I spent a little more time looking at the data from the paper on “Evidence for a limit to human lifespan“. This figure is the result. The data are available upon registration from http://www.supercentenarians.org/
(a) shows the Maximum Reported Age at Death (MRAD) for four countries (France, UK, USA, Japan). The blue squares show the age of the oldest person who died each year as represented in the available data from those countries. The data base only has this information for people whose age at death was 110 or higher so I’ve indicated those years where there are no data with red lines. I’ve marked the earliest and latest entry for each country too. Only the UK data go back to 1968. The French and US data stop in 2003 and Japan in 2005.
(b)-(d) show the Maximum Reported Age at Death (MRAD) the 2nd highest reported Age at Death (2RAD) and the third in various colours. All the other data points from the four countries are shown in grey.
(e) shows the annual average age at death from the data already described. years with no data are shown in red.
(f)inally, the totalled number of entries per year in the database from the four countries (France, UK, USA, Japan) are shown as blue dots.
What if anything do these plots tell us? I’m not sure really. I was concerned that the missing data in (a) would affect the regressions (not that the regressions would be especially meaningful even if performed correctly). Ordinary Least Squares fits to the blue dots, ignoring the missing years yield the values shown in the original paper. I was informed by a proper statistician that there are standard techniques for working with missing data but it would appear that either they weren’t applied, or they give the same answer as OLS too a few d.p.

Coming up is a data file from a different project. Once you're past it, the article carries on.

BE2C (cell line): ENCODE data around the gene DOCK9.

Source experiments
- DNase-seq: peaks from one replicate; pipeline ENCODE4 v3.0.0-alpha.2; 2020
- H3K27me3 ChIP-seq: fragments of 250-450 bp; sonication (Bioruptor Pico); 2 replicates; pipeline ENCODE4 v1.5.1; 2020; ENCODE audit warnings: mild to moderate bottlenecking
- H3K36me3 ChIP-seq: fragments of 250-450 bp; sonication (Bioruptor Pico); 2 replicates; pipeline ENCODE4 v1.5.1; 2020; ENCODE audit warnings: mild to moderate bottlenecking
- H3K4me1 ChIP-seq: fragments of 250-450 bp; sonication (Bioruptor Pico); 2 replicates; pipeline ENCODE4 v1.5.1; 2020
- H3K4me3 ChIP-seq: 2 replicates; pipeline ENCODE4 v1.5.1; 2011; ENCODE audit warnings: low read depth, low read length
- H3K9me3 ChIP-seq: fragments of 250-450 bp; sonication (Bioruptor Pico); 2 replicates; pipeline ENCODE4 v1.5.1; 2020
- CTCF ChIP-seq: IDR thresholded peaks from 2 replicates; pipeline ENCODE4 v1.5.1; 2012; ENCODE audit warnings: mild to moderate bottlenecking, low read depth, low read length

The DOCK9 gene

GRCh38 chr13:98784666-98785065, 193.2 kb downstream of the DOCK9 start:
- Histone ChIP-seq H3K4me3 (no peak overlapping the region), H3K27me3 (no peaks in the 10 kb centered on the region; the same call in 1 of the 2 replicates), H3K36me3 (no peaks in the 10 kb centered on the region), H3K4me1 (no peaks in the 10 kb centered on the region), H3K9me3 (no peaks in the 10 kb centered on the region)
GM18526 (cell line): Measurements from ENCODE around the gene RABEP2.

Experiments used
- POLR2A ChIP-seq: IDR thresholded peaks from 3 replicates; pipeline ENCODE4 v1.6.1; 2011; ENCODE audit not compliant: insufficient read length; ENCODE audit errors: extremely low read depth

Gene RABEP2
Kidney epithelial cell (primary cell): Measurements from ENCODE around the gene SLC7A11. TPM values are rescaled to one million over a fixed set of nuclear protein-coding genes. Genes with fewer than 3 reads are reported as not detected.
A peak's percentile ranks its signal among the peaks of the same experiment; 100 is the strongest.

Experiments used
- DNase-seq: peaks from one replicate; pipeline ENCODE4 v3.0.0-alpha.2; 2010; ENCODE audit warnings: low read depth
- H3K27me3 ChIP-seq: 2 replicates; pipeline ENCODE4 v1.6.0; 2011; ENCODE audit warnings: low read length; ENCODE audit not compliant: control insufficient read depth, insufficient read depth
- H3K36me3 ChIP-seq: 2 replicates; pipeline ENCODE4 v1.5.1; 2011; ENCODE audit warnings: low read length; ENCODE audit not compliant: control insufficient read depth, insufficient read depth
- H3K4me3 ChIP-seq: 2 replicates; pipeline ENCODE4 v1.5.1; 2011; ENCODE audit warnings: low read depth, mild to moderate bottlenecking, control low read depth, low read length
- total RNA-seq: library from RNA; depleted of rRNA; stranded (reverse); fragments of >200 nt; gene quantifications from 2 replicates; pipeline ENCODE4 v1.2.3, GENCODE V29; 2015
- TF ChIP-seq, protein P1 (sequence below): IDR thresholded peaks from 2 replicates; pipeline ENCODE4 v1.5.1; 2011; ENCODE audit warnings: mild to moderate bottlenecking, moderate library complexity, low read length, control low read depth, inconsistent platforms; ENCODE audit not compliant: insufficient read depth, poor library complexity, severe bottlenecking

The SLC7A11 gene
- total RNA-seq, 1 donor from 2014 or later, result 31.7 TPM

Second, the number of entries each year varies a lot and which of the four countries are contributing at the same time also does. This is likely to affect both (a) and (e). In particular, the first several and the very last (2006) data points are based only the UK data. This shift between a mix of countries with different age distributions might have had an effect on the shapes of the time series shown here. That’s particularly obvious for (e) which was Fig 2c in the original paper. The cubic spline smoothed series had a sort of double peak and the earlier peak was based on the small number of UK entries probably with no allowance for the missing data in that earlier period.
Third, I’m not sure quite why these four countries were chosen. Other countries – Spain and Italy were two I looked at – have longish datasets which weren’t used. They don’t add masses of data, but it’s not clear what the selection criteria was.
Anyway, the data seem to be more heterogeneous than I had initially thought and the problems with Figure 2 are somewhat deeper than I’d thought.